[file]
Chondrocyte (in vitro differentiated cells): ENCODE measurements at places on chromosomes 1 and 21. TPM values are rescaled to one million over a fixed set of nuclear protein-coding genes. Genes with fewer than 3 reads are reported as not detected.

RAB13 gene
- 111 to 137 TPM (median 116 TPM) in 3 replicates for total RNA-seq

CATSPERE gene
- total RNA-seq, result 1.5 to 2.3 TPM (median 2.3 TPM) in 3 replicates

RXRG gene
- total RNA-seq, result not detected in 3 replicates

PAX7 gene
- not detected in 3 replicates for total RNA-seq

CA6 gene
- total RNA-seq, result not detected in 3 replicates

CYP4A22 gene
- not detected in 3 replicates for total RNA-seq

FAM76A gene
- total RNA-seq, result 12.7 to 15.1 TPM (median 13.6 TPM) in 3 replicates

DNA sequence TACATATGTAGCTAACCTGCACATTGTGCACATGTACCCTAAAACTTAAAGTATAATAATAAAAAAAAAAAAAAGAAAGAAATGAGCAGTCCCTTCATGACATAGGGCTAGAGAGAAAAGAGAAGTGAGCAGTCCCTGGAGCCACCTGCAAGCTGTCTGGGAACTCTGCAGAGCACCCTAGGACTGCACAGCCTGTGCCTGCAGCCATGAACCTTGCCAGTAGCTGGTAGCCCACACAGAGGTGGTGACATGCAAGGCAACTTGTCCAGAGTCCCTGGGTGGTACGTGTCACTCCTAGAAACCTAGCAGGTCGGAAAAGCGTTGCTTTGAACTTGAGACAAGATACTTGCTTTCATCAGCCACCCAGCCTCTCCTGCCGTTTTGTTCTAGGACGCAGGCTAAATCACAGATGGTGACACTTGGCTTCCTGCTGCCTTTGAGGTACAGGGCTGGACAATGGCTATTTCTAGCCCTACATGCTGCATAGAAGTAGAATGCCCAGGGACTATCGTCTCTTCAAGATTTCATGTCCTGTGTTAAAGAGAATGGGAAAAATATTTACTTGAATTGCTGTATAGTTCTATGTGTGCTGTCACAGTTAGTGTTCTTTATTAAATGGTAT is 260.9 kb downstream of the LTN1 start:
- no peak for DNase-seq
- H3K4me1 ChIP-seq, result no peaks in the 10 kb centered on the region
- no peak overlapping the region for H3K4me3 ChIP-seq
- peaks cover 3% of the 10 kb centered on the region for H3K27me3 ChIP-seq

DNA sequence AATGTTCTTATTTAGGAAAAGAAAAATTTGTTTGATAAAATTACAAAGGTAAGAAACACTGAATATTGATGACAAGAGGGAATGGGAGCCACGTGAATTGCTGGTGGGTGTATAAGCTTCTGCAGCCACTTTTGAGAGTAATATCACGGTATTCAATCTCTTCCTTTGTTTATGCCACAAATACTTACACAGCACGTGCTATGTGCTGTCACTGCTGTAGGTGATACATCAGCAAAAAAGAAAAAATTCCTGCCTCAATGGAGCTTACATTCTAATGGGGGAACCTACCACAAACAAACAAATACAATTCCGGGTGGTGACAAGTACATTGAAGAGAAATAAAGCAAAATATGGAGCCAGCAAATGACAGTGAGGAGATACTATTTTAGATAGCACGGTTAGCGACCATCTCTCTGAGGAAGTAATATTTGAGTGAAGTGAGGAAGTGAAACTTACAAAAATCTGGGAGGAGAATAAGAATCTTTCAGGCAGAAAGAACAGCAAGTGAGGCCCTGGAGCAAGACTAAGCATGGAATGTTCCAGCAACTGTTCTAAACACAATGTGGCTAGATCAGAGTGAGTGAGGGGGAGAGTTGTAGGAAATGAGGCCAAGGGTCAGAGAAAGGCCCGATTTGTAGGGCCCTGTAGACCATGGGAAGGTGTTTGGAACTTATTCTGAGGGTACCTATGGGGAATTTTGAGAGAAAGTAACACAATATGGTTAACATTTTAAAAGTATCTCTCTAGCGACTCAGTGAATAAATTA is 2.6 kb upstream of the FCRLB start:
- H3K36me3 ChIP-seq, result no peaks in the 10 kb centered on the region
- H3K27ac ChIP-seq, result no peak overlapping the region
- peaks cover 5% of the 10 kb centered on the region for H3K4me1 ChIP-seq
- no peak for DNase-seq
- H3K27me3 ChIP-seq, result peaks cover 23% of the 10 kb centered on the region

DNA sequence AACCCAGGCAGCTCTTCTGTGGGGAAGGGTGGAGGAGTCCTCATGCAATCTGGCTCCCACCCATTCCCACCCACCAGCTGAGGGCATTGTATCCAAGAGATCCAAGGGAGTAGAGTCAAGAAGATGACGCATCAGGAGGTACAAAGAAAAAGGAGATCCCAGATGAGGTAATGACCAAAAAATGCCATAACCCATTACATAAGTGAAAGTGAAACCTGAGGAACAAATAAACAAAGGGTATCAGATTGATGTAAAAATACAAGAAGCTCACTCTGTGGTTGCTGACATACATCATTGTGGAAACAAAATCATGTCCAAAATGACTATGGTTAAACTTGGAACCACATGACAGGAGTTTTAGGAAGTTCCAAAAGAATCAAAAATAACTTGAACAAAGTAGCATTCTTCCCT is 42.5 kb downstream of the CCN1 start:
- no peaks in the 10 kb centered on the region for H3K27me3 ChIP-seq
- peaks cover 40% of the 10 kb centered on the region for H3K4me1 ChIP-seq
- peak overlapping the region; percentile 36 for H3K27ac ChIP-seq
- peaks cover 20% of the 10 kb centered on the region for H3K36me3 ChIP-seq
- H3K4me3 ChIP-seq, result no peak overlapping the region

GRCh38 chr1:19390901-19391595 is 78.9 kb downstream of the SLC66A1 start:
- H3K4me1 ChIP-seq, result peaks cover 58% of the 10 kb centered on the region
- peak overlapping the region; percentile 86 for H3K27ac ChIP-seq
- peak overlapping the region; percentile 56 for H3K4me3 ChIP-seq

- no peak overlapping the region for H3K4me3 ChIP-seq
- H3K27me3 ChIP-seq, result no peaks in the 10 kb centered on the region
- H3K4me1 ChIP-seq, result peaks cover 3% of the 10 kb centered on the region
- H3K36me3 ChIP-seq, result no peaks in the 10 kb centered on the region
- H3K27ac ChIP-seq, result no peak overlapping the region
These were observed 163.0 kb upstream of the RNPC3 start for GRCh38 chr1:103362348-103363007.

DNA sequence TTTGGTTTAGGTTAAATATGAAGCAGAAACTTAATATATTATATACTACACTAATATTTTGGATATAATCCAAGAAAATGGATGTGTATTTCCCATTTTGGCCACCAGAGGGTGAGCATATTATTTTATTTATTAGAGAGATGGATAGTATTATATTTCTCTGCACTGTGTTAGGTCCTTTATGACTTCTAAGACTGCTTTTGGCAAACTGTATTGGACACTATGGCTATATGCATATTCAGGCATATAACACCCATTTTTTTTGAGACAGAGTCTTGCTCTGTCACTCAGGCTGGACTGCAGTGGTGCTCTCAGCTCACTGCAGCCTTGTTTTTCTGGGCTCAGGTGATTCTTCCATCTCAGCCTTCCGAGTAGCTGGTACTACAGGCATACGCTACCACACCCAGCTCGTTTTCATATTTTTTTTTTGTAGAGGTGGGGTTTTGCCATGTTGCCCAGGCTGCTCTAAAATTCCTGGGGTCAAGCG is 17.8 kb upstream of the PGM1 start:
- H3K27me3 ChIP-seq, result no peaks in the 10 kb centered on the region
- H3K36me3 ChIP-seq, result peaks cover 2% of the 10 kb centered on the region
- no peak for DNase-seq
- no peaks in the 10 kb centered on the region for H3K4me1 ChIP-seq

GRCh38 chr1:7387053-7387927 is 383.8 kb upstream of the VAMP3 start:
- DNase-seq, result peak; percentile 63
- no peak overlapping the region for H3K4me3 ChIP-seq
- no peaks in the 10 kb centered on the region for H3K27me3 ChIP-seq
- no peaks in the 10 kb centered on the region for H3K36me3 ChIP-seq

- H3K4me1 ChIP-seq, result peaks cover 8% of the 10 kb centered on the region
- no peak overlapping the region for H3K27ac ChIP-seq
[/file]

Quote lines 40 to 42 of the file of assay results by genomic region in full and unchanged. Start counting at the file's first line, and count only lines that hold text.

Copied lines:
- H3K36me3 ChIP-seq, result no peaks in the 10 kb centered on the region
- H3K27ac ChIP-seq, result no peak overlapping the region
These were observed 163.0 kb upstream of the RNPC3 start for GRCh38 chr1:103362348-103363007.